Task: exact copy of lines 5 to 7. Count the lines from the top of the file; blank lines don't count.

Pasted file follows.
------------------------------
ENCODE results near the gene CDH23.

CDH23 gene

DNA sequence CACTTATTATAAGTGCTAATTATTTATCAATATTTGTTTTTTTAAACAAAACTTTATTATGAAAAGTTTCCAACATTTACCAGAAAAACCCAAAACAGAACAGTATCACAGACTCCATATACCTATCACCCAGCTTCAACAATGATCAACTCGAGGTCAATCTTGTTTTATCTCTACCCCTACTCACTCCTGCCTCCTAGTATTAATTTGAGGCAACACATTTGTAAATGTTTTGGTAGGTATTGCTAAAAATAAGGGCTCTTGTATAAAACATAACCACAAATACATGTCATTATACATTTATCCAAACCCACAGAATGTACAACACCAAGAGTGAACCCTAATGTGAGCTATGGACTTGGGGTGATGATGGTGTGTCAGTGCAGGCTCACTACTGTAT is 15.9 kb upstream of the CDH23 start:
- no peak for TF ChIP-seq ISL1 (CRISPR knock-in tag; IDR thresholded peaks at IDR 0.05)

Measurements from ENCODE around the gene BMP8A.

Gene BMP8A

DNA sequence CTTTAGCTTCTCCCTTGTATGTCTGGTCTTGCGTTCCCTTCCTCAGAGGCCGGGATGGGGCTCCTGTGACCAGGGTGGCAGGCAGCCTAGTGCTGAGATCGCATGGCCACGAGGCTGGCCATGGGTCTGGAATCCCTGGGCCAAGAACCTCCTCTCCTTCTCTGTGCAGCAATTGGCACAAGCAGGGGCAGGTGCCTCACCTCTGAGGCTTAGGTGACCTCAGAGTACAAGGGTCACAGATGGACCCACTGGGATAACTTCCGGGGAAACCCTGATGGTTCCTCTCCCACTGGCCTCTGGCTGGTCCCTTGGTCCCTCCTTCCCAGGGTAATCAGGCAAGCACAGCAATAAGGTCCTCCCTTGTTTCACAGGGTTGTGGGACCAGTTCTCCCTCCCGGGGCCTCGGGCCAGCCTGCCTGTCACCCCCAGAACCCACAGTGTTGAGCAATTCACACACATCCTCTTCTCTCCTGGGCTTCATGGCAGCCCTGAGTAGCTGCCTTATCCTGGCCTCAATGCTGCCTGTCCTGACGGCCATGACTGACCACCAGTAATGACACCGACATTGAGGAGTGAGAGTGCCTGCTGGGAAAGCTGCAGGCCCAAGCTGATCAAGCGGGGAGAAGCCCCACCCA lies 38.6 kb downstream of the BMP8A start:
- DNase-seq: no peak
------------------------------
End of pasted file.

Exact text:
Measurements from ENCODE around the gene BMP8A.

Gene BMP8A

DNA sequence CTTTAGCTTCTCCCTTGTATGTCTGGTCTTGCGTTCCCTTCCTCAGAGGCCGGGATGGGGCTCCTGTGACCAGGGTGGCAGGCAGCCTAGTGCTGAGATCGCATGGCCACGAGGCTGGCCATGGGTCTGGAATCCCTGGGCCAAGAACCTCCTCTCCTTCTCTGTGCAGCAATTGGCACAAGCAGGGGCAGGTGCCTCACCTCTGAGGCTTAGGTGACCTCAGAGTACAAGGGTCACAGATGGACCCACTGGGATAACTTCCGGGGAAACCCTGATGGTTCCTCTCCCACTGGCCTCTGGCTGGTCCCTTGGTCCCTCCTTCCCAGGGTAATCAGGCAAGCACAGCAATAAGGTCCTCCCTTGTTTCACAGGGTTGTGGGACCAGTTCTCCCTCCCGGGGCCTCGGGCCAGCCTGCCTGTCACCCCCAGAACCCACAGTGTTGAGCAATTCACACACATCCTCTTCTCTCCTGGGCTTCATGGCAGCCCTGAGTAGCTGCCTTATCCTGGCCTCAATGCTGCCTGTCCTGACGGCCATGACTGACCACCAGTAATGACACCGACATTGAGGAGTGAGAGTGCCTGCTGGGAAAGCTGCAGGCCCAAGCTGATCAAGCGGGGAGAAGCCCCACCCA lies 38.6 kb downstream of the BMP8A start: